Sept. 27 (Bloomberg) -- Tea Party and conservative groups criticized efforts by a bipartisan group of lawmakers to reach a compromise that that would freeze the U.S. mandate for corn-based ethanol, even before a deal is worked out.
End it, don’t mend it, they argued.
“The only reform to this failed government mandate should be to repeal the RFS,” Tea Party Nation, Americans for Tax Reform and 19 other groups wrote in a letter to lawmakers today. “Let consumers and the marketplace determine how much ethanol should be blended with fuel.”
The criticism shows the difficulty lawmakers may face in revamping a program that’s supported by corn growers and ethanol makers, and opposed by refiners, chicken producers, restaurant groups, anti-hunger activists and some environmentalists. House negotiators met with lobbyists for corn and ethanol makers today to urge them to support the reform package they are working to pull together.
Representative Fred Upton, chairman of the House Energy and Commerce Committee, and Representative Henry Waxman, the panel’s top Democrat, are negotiating changes to the Renewable Fuels Standard that would keep the ethanol requirement at this year’s level for the next two years and add incentives to boost low-carbon biofuel, according to people familiar with the talks who asked not to be identified discussing the sensitive talks.
Under the Renewable Fuel Standard, refiners such as Exxon Mobil Corp. must use a certain amount of those fuels each year, with their target determined by their share of the fuel market.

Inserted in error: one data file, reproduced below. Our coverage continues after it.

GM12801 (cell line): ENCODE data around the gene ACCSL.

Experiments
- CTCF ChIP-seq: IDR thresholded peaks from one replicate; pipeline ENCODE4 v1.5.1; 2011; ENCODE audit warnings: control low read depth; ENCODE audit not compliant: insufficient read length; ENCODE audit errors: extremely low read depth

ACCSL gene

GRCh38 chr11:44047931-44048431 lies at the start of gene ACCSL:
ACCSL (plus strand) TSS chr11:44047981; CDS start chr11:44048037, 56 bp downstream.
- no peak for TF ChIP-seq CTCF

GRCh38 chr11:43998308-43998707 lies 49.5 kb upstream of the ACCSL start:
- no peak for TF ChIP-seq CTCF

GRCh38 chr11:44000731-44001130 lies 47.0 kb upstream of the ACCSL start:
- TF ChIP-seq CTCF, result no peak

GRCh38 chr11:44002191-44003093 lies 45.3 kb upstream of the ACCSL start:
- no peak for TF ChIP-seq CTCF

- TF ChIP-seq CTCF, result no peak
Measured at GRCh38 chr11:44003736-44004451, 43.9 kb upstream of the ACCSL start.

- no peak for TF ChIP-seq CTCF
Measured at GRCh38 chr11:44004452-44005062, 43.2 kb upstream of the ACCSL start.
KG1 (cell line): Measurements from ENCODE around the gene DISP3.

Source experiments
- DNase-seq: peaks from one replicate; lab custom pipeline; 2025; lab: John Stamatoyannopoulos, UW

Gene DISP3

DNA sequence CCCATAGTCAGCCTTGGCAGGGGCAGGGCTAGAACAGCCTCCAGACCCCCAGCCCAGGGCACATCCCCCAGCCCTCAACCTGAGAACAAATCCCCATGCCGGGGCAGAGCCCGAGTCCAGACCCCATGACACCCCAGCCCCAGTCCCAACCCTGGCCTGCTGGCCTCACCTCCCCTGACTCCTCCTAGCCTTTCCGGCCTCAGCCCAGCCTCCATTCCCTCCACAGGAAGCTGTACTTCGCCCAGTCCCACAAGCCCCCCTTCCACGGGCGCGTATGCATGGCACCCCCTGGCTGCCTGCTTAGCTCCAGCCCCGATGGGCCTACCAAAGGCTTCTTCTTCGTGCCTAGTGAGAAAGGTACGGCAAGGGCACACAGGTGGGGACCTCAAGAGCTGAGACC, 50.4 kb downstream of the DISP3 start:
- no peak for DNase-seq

If refiners don’t make or buy enough renewable fuel, they can buy credits for it, known as Renewable Identification Numbers, on a market. Those RINs had surged this year.
The price for this year’s RINs hit $1.43 on July 17, up from 7 cents at the beginning of the year. It fell 6 cents to 46 cents today. Next year’s credits began trading at 68 cents on August 9, and fell 15 percent to 45 cents today on news of the congressional negotiations.
The 2007 law mandates the use of 13.8 billion gallons of ethanol this year and 14.4 billion gallons in 2014 and 15 billion in 2015. Lobbyists for refiners such as Valero Corp. say that requirement is too high.
The additive is typically sold at filling stations, mixed in a formula of 10 percent ethanol to 90 percent gasoline. The oil industry says escalating requirements for ethanol would force them to sell blends exceeding 10 percent, a phenomenon known as “hitting the blend wall.”
If the lawmakers agree to cap the ethanol mandate as a percentage of gasoline use, which is what Waxman and Upton are discussing, refiners wouldn’t face that blend wall constraint. The discussions are still in flux, and there is no agreement on legislation in place, the people said.
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